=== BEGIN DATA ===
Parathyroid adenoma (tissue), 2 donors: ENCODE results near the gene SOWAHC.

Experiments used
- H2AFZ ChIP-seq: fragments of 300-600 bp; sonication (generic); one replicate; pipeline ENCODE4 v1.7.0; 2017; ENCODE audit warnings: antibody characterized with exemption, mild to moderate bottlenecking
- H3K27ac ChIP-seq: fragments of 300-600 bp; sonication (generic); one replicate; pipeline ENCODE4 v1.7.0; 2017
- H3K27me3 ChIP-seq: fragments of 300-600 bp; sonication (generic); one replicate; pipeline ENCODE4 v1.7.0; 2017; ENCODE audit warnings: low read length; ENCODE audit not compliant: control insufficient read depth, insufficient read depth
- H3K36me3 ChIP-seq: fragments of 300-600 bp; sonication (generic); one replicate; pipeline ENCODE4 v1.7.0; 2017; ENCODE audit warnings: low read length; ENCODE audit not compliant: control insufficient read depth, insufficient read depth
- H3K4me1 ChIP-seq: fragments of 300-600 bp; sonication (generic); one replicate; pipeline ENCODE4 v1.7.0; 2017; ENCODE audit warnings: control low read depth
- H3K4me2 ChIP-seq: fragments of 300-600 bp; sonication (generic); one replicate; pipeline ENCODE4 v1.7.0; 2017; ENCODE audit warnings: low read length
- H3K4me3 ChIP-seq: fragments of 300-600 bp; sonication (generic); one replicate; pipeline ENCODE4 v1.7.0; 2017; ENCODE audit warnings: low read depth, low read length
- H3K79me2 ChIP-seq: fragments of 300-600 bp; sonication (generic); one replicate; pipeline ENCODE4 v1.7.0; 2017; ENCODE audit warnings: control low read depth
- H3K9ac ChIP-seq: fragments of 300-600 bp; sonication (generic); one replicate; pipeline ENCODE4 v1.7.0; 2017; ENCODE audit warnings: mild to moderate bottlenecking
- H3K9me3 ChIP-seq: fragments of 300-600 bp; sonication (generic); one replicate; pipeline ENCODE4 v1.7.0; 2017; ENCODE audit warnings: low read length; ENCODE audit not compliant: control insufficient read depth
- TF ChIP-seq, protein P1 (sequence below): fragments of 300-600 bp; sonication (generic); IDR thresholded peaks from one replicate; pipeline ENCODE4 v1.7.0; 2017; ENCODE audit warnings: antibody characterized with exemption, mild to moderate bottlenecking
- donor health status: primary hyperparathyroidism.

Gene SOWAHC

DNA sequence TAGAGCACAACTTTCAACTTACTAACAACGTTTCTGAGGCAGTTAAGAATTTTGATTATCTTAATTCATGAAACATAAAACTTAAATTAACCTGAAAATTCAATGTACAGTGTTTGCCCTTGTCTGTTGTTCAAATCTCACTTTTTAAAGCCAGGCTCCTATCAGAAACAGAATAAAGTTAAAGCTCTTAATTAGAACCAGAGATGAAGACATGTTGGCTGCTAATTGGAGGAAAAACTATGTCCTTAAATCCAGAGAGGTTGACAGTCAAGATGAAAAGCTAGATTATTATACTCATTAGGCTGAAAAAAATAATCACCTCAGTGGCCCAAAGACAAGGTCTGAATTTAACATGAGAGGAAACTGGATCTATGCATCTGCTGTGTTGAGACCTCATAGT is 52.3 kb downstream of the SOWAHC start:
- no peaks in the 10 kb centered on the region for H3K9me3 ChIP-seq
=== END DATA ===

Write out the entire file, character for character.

Parathyroid adenoma (tissue), 2 donors: ENCODE results near the gene SOWAHC.

Experiments used
- H2AFZ ChIP-seq: fragments of 300-600 bp; sonication (generic); one replicate; pipeline ENCODE4 v1.7.0; 2017; ENCODE audit warnings: antibody characterized with exemption, mild to moderate bottlenecking
- H3K27ac ChIP-seq: fragments of 300-600 bp; sonication (generic); one replicate; pipeline ENCODE4 v1.7.0; 2017
- H3K27me3 ChIP-seq: fragments of 300-600 bp; sonication (generic); one replicate; pipeline ENCODE4 v1.7.0; 2017; ENCODE audit warnings: low read length; ENCODE audit not compliant: control insufficient read depth, insufficient read depth
- H3K36me3 ChIP-seq: fragments of 300-600 bp; sonication (generic); one replicate; pipeline ENCODE4 v1.7.0; 2017; ENCODE audit warnings: low read length; ENCODE audit not compliant: control insufficient read depth, insufficient read depth
- H3K4me1 ChIP-seq: fragments of 300-600 bp; sonication (generic); one replicate; pipeline ENCODE4 v1.7.0; 2017; ENCODE audit warnings: control low read depth
- H3K4me2 ChIP-seq: fragments of 300-600 bp; sonication (generic); one replicate; pipeline ENCODE4 v1.7.0; 2017; ENCODE audit warnings: low read length
- H3K4me3 ChIP-seq: fragments of 300-600 bp; sonication (generic); one replicate; pipeline ENCODE4 v1.7.0; 2017; ENCODE audit warnings: low read depth, low read length
- H3K79me2 ChIP-seq: fragments of 300-600 bp; sonication (generic); one replicate; pipeline ENCODE4 v1.7.0; 2017; ENCODE audit warnings: control low read depth
- H3K9ac ChIP-seq: fragments of 300-600 bp; sonication (generic); one replicate; pipeline ENCODE4 v1.7.0; 2017; ENCODE audit warnings: mild to moderate bottlenecking
- H3K9me3 ChIP-seq: fragments of 300-600 bp; sonication (generic); one replicate; pipeline ENCODE4 v1.7.0; 2017; ENCODE audit warnings: low read length; ENCODE audit not compliant: control insufficient read depth
- TF ChIP-seq, protein P1 (sequence below): fragments of 300-600 bp; sonication (generic); IDR thresholded peaks from one replicate; pipeline ENCODE4 v1.7.0; 2017; ENCODE audit warnings: antibody characterized with exemption, mild to moderate bottlenecking
- donor health status: primary hyperparathyroidism.

Gene SOWAHC

DNA sequence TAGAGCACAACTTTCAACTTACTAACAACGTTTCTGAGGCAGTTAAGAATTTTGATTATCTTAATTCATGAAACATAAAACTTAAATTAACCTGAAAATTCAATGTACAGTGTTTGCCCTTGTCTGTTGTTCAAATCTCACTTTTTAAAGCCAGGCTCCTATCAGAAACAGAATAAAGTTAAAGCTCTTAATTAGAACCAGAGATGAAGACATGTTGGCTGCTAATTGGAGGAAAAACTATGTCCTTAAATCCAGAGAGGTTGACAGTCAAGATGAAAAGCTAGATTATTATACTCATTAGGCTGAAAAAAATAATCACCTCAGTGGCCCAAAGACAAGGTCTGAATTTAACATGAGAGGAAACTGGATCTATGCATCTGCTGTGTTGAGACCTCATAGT is 52.3 kb downstream of the SOWAHC start:
- no peaks in the 10 kb centered on the region for H3K9me3 ChIP-seq